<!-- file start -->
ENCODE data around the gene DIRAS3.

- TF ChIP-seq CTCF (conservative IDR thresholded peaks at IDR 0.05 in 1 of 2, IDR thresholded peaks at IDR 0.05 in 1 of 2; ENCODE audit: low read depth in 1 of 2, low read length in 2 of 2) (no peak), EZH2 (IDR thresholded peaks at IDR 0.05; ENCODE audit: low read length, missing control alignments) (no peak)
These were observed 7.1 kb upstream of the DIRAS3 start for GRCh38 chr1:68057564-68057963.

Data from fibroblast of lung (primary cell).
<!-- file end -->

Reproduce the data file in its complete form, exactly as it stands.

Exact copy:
ENCODE data around the gene DIRAS3.

- TF ChIP-seq CTCF (conservative IDR thresholded peaks at IDR 0.05 in 1 of 2, IDR thresholded peaks at IDR 0.05 in 1 of 2; ENCODE audit: low read depth in 1 of 2, low read length in 2 of 2) (no peak), EZH2 (IDR thresholded peaks at IDR 0.05; ENCODE audit: low read length, missing control alignments) (no peak)
These were observed 7.1 kb upstream of the DIRAS3 start for GRCh38 chr1:68057564-68057963.

Data from fibroblast of lung (primary cell).